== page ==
Human Factors and FDA: Instructions for Use (IFU) featured image

Human Factors and FDA: Instructions for Use (IFU)

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Instructions for Use (IFU)

Instructions for use (IFU) are essentially the user manual for a medical device, providing information such as:

  • How to use the device
  • Why and when the device should be used
  • Technical specifications
  • Maintenance requirements
  • Troubleshooting information
  • Cautionary or risk-related information

Manufacturers have a responsibility to design effective documentation to ensure safe use of their devices. People who fail to refer to instructions may overlook important warnings, which can result in unsafe device use. Further, when something inevitably goes wrong—accidents and litigation happen—the IFU is often the manufacturer’s first line of defense.

The IFU is part of the medical device user interface (UI). The UI includes packaging, website, customer support, and also, the IFU. The FDA mandates that labeling must be provided with certain types of medical devices (21 CFR Part 801, n.d.).

A model of  IFU usage

For people to make proper use of IFUs they first need to be able to find the appropriate information. Second, they need to comprehend that information in order to make use of it. Finally, they need to be able to apply that information to the task at hand.


Advice for complying with FDA

Here is some advice for complying with FDA instructions for medical device use that are useful, usable, and desirable:

Start designing IFUs early

IFU design takes time. Do not short-change this process. Design them in tandem with the device itself. This ensures that the writing is not done at the last moment. It also keeps track of when the device is becoming too difficult to use. If understanding the device requires an extensively detailed and complicated IFU, then the device design may need to be addressed.

Develop a comprehensive user profile

According to FDA, instructions for the use of medical devices must be designed for a range of users, uses, and environments. Start by identifying all end-users (primary users, secondary users, rare users such as maintenance technicians, etc.) and develop profiles by understanding the scope of their needs, capabilities, and limitations.

Pay special attention to devices developed for lay users. Instructions for lay users need to employ non-technical language that is easy to understand. Part of the FDA’s oversight of medical devices is to ensure content created for lay users can accommodate at least a fourth- to fifth-grade reading level and no higher than an eighth-grade reading level.

Develop a strong environmental profile

IFU use is impacted by environmental elements such as lighting, temperature, humidity, space, noise, distractions, and access to technical support. Oftentimes, IFU formats are not conducive to their use environment. For example, paper-based instructions for technicians who reprocess endoscopes are not useful because they work in wet environments and are therefore not likely to reference the IFU at the point of use.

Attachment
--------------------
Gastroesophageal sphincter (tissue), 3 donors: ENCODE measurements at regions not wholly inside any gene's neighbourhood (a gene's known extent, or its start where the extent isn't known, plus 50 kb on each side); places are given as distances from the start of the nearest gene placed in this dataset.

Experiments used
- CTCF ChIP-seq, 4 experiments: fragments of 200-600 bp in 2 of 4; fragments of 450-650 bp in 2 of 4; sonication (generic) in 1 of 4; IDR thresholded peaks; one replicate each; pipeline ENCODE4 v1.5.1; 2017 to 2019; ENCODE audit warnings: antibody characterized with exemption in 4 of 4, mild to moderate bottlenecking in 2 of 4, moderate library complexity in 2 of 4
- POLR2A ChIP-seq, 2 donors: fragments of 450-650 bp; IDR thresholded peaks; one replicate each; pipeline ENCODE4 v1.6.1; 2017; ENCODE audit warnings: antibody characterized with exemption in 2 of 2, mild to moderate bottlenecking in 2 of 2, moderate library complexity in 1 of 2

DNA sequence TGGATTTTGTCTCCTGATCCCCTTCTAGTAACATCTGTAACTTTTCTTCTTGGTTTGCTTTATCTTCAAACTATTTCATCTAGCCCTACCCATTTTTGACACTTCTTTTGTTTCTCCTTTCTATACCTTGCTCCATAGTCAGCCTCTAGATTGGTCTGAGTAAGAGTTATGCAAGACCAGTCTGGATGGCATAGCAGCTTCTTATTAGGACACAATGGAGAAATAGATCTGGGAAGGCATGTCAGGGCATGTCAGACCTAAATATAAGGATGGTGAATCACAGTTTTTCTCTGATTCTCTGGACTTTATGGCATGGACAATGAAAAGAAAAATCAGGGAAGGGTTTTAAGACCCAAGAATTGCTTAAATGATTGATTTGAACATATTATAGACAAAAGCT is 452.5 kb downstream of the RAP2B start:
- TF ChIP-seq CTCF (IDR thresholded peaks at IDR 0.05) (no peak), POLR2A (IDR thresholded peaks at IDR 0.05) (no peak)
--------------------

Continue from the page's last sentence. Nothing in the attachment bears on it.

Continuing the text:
Consider the user’s tasks

Conduct a task analysis to identify the steps to use the device as intended. Then, consider the larger use scenarios. Will the user need to rely on the IFU during each use of the device? Will the IFU only be used as an adjunct to training? Where will the IFU likely be stored once it has been received? Will a user refer to the IFU during a crisis? Answering these questions will provide insights and further define the requirements of the IFU design inputs.

Make IFUs as simple as possible

Albert Einstein pointed out that everything should be made as simple as possible, but no simpler. So it is with IFUs, which can be too long, wordy, and detailed. This adds visual noise to the document, making it difficult to locate specific information. Every piece of information must be examined critically to determine if it should be included.

Each additional piece of information may make some other piece of information more difficult to find. For example, we have observed many IFUs that list all the warnings and cautions before the user even gets to the first step. Given that a user is unlikely to remember the first warning out of a list of 15 by the time they get to the relevant step in the IFU, this approach is not helpful at all.

Make it easy to find information

People look for information by paging through the document, skimming high-level phrases, conducting keyword searches, recalling where they have seen the information before, or guessing its location based on their current mental model. With any luck, and with good design, people recognize the content they are searching for.


Good organization makes information easier to locate, providing the reader with clues that enable them to make educated guesses when looking for it. Categorization is king here. People tend to look for the category first, followed by the specific item. Since items within a category are more related to each other than items in different categories, careful organization will guide the user, like breadcrumbs, to the information they need.